Here it hums: UCL creates audible alert for e-scooters

·3-min read
E-scooters have become increasingly popular in the capital (PA Wire)
E-scooters have become increasingly popular in the capital (PA Wire)

Experts at University College London have been asked to create an audible alert for e-scooters to warn pedestrians that a rider is approaching.

This is likely to be a noise that sounds continuously while the scooter is being ridden rather than an alarm or bell activated by the rider.

The three firms involved in the London trials of rentable e-scooters – Tier, Lime and Dott – are working with UCL to develop a “universal sound” for the battery-powered vehicles, which can travel at up to 12.5mph.

The hope is that the alert will be in place by the end of the year and eventually be adopted by all e-scooter firms across the UK, meaning a single recognisable noise is associated with e-scooters.

The work will start next month and be carried out at UCL’s PEARL (Person-Environment-Activity Research Laboratory) research facility in Dagenham, which can recreate urban conditions.

Professor Nick Tyler, director of the PEARL laboratory, told the Standard that all options were open but it was likely to be “fundamentally different” to the beeping noise emitted by electric “golf buggy” people-carriers used in many airports.

Nor would the noise be akin to a siren used by emergency vehicles, he said. Professor Tyler said the study would draw on the “evolution of human hearing” and how the brain is able to draw on small sounds to alert the eye to potential danger.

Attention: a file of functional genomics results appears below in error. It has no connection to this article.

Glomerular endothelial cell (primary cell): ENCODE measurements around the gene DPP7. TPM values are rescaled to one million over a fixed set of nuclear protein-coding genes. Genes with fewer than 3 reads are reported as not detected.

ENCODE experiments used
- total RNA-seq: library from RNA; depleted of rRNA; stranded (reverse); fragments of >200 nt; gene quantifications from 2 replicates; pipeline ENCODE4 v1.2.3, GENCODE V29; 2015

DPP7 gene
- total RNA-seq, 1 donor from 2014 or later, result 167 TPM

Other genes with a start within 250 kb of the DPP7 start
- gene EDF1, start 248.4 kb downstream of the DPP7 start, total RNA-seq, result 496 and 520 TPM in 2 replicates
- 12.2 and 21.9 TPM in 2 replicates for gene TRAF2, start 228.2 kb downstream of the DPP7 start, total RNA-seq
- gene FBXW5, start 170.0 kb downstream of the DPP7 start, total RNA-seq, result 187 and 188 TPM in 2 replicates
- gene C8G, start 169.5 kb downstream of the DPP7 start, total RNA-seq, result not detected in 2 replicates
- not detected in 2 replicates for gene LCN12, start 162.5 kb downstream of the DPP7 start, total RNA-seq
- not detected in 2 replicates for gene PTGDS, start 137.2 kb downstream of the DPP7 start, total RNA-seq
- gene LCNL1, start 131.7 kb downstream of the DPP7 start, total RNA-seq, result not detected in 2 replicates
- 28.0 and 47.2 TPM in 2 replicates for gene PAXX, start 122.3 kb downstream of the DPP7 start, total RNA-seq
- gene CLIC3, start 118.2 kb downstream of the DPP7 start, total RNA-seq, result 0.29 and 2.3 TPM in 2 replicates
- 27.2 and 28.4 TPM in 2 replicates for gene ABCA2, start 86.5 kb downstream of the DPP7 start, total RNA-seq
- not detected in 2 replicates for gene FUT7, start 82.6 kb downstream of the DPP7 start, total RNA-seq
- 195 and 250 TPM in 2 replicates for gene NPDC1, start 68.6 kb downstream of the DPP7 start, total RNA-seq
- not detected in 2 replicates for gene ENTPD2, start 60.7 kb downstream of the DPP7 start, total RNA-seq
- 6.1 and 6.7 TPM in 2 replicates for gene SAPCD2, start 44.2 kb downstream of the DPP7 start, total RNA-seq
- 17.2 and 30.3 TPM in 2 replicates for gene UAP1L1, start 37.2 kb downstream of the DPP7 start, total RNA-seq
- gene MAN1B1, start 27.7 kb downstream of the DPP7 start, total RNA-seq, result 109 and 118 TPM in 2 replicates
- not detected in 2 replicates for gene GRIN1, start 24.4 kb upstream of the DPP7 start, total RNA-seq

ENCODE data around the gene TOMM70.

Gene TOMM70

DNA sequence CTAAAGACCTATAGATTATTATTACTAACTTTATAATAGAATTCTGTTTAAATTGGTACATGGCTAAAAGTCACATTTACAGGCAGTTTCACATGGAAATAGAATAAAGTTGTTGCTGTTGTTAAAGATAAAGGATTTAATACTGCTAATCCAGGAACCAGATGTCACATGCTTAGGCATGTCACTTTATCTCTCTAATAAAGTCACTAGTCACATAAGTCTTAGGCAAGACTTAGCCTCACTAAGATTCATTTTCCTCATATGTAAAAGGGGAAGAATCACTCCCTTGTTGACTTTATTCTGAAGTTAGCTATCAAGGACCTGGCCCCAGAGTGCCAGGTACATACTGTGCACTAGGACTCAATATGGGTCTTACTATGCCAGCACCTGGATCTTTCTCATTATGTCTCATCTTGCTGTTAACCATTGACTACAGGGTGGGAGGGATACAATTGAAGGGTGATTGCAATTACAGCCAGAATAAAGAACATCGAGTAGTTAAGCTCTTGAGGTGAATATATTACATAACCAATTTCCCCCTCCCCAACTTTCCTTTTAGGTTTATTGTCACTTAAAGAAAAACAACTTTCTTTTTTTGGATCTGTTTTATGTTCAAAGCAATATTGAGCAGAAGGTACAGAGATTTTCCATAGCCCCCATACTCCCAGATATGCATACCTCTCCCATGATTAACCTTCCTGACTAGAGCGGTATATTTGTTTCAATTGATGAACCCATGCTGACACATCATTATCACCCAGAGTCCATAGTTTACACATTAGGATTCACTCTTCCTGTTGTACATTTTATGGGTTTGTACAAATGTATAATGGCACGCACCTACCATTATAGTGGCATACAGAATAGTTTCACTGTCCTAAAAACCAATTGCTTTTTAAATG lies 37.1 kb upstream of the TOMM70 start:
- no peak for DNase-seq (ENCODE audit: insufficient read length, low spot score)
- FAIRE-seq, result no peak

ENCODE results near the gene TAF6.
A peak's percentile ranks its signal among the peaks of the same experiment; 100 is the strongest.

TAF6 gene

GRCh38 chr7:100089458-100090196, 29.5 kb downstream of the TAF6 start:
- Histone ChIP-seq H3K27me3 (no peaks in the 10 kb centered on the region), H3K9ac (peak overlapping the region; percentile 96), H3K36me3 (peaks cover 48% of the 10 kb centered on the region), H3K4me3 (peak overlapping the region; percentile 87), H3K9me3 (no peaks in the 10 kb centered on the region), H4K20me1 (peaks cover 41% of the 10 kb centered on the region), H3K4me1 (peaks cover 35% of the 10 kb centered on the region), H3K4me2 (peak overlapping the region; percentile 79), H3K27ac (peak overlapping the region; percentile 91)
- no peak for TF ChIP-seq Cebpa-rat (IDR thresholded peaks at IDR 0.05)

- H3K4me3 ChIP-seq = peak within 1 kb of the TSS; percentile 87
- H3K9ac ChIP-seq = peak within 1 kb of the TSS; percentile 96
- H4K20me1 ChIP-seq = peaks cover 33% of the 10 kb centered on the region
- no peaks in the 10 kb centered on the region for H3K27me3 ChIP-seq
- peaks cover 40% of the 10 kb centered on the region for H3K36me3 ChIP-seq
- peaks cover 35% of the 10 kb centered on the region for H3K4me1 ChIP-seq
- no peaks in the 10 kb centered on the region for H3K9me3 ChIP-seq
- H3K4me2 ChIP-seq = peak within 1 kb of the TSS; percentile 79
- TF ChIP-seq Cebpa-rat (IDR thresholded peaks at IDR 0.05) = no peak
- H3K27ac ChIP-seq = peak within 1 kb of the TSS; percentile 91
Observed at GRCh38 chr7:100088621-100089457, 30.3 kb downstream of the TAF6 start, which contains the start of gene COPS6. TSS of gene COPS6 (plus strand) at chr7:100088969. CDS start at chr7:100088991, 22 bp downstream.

Several options were likely to be suggested, with the scooter firms and Transport for London left to choose their favourite.

“One of the interesting things is that a sound doesn’t need to be loud, it just needs to be distinctive, for example the snapping of a twig,” Professor Tyler said.

“We would want to place it at a frequency and loudness that is less than the loudness of the traffic. The idea is that it would be a distinctive sound but not add to the urban cacophony.”

He added: “There are a lot of people very worried by scooters. I think the problem is that people have an experience of being surprised by a scooter coming past them from behind. That kind of surprise is quite shocking.”

Concerns have been expressed since the launch of the London hire e-scooters last June that pedestrians, and in particular blind people, are at risk of being involved in a collision because the devices are virtually silent.

A total of 14 serious injuries - including two to pedestrians - have been reported by the operators involved in the London trials, which are taking place across 10 boroughs including Camden, Westminster, Ealing and Richmond.

Separate UK-wide data from the Department for Transport shows that in the year to last June, 131 pedestrians were injured in e-scooter collisions, primarily those that are privately owned and illegal to ride on public roads and pavements.

Three people were killed riding private e-scooters in London last year. Two were thought to have been involved in collisions with a car while the third victim is believed to have fallen from his e-scooter.

More than 585,000 trips have been made on the capital’s fleet of almost 3,600 e-scooters since the trial launched last June.

Our goal is to create a safe and engaging place for users to connect over interests and passions. In order to improve our community experience, we are temporarily suspending article commenting